Dairy Queen Loses Trademark Dispute Over “Blizzard”

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Berkshire Hathaway’s Dairy Queen has lost its lawsuit against office products dealer W.B. Mason over its use of the word “Blizzard.”

Dairy Queen’s Blizzard is a popular frozen confection that the quick service restaurant chain has been selling since 1985, and the company alleged that its trademark was infringed W.B. Mason’s use of the word as names for its copier paper and bottle spring water.

U.S. District Judge Susan Richard Nelson sided with W.B. Mason in a 217-page decision released on June 10, 2022, and released on Friday. She wrote that “Dairy Queen introduced no evidence of an actual association between the two products.”

In Dairy Queen’s 2018 lawsuit that it originally filed its home state of Minnesota, the company asserted that “W.B. Mason’s actions constitute unfair competition and false designation of origin under the common law of Minnesota and all states, and have caused and are likely to cause injury to the public, and have caused and are likely to cause Dairy Queen to suffer irreparable injury.”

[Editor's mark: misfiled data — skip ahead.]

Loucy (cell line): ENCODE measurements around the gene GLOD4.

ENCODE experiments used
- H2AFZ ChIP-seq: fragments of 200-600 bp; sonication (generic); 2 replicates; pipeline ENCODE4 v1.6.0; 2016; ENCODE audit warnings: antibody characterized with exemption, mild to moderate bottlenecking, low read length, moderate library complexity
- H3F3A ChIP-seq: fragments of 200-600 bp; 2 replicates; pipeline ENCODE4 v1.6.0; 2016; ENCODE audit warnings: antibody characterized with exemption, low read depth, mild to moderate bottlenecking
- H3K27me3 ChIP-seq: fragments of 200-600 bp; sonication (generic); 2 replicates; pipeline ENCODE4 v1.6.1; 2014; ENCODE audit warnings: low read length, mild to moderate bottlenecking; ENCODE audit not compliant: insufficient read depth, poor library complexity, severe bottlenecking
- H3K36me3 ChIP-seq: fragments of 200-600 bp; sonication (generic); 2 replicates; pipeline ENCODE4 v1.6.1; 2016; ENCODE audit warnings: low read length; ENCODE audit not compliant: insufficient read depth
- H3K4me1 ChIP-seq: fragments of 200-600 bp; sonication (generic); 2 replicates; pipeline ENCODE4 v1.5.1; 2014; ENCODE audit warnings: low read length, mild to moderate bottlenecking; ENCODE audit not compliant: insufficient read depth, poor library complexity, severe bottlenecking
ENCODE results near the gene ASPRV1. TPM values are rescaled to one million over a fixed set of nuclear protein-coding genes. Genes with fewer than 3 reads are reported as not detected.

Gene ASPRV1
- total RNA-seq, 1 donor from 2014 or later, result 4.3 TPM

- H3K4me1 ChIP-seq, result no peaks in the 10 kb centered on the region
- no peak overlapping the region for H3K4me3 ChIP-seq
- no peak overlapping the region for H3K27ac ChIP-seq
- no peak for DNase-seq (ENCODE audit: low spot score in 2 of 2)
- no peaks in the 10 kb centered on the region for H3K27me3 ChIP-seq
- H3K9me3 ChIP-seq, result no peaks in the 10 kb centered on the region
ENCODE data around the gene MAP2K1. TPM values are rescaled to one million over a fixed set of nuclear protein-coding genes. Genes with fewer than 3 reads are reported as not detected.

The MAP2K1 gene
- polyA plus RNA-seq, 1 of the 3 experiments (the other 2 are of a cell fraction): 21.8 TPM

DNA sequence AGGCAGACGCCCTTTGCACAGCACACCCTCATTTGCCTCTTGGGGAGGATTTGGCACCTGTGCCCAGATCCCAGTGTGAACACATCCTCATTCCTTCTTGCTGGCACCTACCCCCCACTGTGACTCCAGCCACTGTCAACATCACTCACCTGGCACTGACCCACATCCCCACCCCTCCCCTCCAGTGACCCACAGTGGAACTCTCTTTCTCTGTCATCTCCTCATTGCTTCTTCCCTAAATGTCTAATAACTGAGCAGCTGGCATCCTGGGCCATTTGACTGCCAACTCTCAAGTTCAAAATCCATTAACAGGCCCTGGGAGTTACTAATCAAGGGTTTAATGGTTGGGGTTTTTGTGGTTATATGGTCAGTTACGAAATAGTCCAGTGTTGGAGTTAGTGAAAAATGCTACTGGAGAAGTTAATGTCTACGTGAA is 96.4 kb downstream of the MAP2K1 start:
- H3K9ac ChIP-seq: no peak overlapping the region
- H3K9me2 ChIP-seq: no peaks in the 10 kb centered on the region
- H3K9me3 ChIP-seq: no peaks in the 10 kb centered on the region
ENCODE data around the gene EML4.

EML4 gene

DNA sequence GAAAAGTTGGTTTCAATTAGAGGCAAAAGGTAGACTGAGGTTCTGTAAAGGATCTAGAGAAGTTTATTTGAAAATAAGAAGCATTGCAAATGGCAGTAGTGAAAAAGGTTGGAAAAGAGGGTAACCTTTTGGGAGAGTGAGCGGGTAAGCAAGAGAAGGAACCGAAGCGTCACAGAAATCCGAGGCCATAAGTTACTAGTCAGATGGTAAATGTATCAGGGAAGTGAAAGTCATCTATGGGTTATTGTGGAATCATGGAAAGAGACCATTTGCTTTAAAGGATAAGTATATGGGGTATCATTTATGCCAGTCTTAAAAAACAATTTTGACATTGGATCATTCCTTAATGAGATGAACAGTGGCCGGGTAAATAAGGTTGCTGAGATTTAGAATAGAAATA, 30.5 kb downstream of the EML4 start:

In response, W.B. Mason filed a lawsuit in its home state of Massachusetts.

“Indeed, no reasonable person would ever mistakenly believe that copy paper or spring water sold by W.B. Mason and emblazoned with the W.B. MASON mark and logo emanates from, or is associated with (Dairy Queen),” attorneys for W.B. Mason maintained in their filing.

Berkshire Hathaway, which acquired Dairy Queen in 1998, has not decided whether to appeal the decision.

© 2022 David Mazor

Disclosure: David Mazor is a freelance writer focusing on Berkshire Hathaway. The author is long in Berkshire Hathaway, and this article is not a recommendation on whether to buy or sell a stock. The information contained in this article should not be construed as personalized or individualized investment advice. Past performance is no guarantee of future results.

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